The novelty of the Varrier technique over previous techniques lies in the image generation and interleaving process. In this technique, a virtual, variable barrier screen (Varrier) is created simulating the physical barrier screen, and placed computationally in the virtual world in front of the image plane (see Figure 3). An off-axis perspective projection of this barrier screen, combined with the rest of the virtual world, is presented from at least two viewpoints, which correspond to the eye positions of the viewer. During the rendering process, the simulated barrier screen effectively “casts shadows” on the image (projection) plane. Since the different projection points cast shadows at different angles, the different viewpoints are spatially separated on the image plane. These spatially separated images are presented in the viewer's space at different angles by a physical barrier screen.



Figure 3 : On the left, a computer model of a sphere is perspective-projected onto the image plane from both the left and right eye positions.  These positions correspond to the tracked positions of the viewer’s eyes in the real world.  The virtual line screen casts shadows on the image plane such that the images become interleaved.  On the right side the physical barrier screen reverses the process causing a reconstructed stereo view  of the sphere.  The right eye sees only the right eye’s view because the barrier screen blocks the left eye’s image. The left eye sees only the left eye’s view because the barrier screen blocks the right eye’s image.

The computer algorithm for the Varrier technique is as follows:


  1. Draw the line screen for one eye’s viewpoint into the Z buffer. The line screen, however is NOT drawn into the color buffer. Hence the line screen itself is not visible in the image, only the virtual scene that has filtered through the line screen. Draw the virtual scene for one eye’s viewpoint into the color buffer and Z buffer.
  2. Clear the Z buffer only.
  3. Draw the line screen into the Z buffer for the other eye’s viewpoint.
  4. Draw the virtual scene for the other eye’s viewpoint into the color buffer and Z buffer.


In a real-time, interactive VR system, this algorithm is repeated as rapidly as possible (preferably at a minimum of 30Hz to ensure smooth animation). An accurate head tracking system is needed to determine the current eye position of the viewer so that the correct series of image shadows are drawn.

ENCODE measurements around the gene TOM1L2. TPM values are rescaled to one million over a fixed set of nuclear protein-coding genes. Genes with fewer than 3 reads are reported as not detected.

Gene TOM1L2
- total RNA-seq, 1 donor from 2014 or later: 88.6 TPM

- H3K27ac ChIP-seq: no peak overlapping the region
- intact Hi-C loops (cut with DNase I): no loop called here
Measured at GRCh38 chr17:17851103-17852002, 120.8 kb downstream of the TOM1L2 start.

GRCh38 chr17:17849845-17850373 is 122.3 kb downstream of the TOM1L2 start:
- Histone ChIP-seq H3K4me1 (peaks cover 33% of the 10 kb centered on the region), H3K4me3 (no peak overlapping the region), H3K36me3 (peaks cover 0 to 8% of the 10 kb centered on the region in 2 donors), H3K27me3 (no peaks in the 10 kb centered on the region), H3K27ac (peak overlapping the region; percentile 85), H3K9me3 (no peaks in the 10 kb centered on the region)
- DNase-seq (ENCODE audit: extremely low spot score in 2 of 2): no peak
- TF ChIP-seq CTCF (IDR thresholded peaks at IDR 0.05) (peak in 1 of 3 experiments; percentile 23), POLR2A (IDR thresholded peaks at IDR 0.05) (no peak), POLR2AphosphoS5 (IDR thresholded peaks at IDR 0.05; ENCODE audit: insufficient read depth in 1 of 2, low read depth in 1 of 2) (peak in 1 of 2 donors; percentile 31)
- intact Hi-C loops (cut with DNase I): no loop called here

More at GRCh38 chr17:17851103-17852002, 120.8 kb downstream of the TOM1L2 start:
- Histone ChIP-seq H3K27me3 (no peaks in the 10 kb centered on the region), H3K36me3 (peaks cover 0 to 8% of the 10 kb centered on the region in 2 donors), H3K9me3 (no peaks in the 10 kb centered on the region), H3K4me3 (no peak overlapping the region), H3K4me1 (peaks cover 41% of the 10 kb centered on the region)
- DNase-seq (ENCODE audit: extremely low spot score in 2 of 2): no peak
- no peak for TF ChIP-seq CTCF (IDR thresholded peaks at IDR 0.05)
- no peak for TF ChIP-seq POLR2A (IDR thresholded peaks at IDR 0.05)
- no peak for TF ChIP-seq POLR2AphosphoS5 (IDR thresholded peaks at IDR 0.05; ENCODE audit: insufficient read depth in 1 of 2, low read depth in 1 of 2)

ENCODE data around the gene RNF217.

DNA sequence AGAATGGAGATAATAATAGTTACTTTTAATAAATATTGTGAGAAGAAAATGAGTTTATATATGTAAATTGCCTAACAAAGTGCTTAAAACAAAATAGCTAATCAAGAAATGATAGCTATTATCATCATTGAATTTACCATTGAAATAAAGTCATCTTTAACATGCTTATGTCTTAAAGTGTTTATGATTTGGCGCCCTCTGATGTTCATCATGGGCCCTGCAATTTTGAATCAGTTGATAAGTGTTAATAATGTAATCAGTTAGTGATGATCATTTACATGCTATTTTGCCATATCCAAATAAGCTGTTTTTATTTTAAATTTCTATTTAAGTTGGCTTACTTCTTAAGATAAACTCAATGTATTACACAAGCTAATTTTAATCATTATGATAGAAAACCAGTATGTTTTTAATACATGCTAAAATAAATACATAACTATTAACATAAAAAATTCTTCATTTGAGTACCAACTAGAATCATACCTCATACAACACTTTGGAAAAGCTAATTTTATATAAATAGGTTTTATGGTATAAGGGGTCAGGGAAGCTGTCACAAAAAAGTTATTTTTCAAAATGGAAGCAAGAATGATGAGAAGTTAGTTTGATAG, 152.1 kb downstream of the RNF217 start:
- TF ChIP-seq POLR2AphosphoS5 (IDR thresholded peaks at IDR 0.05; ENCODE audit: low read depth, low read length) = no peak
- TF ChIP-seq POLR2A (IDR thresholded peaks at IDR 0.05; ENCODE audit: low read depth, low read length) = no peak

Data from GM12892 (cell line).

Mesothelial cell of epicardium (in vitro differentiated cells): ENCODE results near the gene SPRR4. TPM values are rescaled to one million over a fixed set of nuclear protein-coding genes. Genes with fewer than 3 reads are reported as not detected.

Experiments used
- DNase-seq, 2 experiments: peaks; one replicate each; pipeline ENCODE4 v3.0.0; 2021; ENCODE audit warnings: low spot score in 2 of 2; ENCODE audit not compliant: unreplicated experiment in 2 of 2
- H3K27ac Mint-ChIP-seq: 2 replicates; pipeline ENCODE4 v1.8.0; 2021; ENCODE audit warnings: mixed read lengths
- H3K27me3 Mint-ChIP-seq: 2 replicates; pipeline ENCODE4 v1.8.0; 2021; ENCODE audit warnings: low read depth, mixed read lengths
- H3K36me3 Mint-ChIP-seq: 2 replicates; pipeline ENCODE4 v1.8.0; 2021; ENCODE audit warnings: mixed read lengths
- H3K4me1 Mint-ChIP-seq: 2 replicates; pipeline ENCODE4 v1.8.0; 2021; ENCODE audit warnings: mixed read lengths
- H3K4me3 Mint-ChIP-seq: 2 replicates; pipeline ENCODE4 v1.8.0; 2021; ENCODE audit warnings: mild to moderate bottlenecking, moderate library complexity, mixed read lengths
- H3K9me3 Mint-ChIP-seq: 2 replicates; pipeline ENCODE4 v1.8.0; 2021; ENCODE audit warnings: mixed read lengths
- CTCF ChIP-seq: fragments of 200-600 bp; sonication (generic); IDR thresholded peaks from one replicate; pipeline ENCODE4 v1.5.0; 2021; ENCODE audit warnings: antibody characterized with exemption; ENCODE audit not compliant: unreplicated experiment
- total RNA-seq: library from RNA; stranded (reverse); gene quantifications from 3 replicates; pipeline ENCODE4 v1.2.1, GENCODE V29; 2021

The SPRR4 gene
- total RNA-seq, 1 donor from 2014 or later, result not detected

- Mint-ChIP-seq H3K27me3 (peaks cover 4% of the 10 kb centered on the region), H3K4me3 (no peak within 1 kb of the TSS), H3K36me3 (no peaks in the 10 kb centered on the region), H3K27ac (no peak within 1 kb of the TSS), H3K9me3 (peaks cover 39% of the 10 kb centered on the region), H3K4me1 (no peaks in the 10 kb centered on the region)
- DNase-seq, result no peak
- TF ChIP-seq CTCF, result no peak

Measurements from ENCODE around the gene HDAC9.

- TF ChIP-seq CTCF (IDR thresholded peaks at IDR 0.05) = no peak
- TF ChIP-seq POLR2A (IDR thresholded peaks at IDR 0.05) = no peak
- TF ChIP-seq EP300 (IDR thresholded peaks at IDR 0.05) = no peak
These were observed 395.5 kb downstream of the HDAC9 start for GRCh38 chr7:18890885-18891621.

A problem with this algorithm is that the line screen will not properly occlude virtual objects between the line screen and the projection point.  A properly positioned and scaled line screen can be drawn near the  moving projection point that will cast exactly the same shadows as a line screen  fixed near the projection plane. Figure 4 shows the translation (Ex+(Sx-Ex)(ND/FD), Ey-(Sy-Ey)(ND/FD), Ez-(FD-ND)) and scaling ((FD/ND), (FD/ND), 1) that is needed to position the virtual line screen in front of the projection point.


Figure 4 : Illustration of how the Varrier screen is  scaled and translated to a position near the moving projection point.  This produces the same shadows as a fixed screen near the image plane but will properly occlude objects between the screen and the projection point. (ND is the Near Distance, FD is the Far Distance, E is the Eye position, S is the Screen position.)


3.1.           Advantages

The advantages of this computationally unified method include: automatic correction for the instantaneous position of the viewer, a non-uniform line screen, no cumbersome glasses needed, and compatibility with LCD panels. Neither the virtual nor the physical barrier strips need to be binary or uniform. They can be fuzzy or randomly positioned.


Uniform Computational Method - The chief advantage of the Varrier is that the computational method used to draw off-axis perspective projections, required for VR, is also used to draw the simulated line screen. In our implementation the line screens were composed of approximately 400 polygons, a small number of polygons compared to the hundreds of thousands typically in a VR scene. Consequently, it is easy to perform the entire operation in real-time.


Wide Angle of View - The traditional pixel aligned sorting method produces parallel channels of images projected into space, requiring that the viewer stand far from the screen (see Figure 5). For example, if we were to attempt to use this technique with our LCD screen: given a plexiglass spacer of 11/16” with a refractive index of 1.49, the Spacer Thickness (ST = (11/16)/1.49); Line Distance (LD) of 1/27.2” and Display Width (DW) of 14.4”.

The View Distance (VD) = DW * ST/LD = 180” or 15ft. This creates a viewing angle of only 4.6 degrees.


One can see from Figure 6 that this limitation does not apply to the Varrier method.

Figure 5 : The traditional pixel aligned sorting method produces parallel channels of images projected into space, requiring that the viewer stand far from the screen- hence angle of view is small. If the eye gets closer to the screen than shown here, a pseudostereo image will be seen at the outer margins of the image. (DW is Display Width; LD is Line Distance; ST is Spacer Thickness; VD is Viewing Distance.)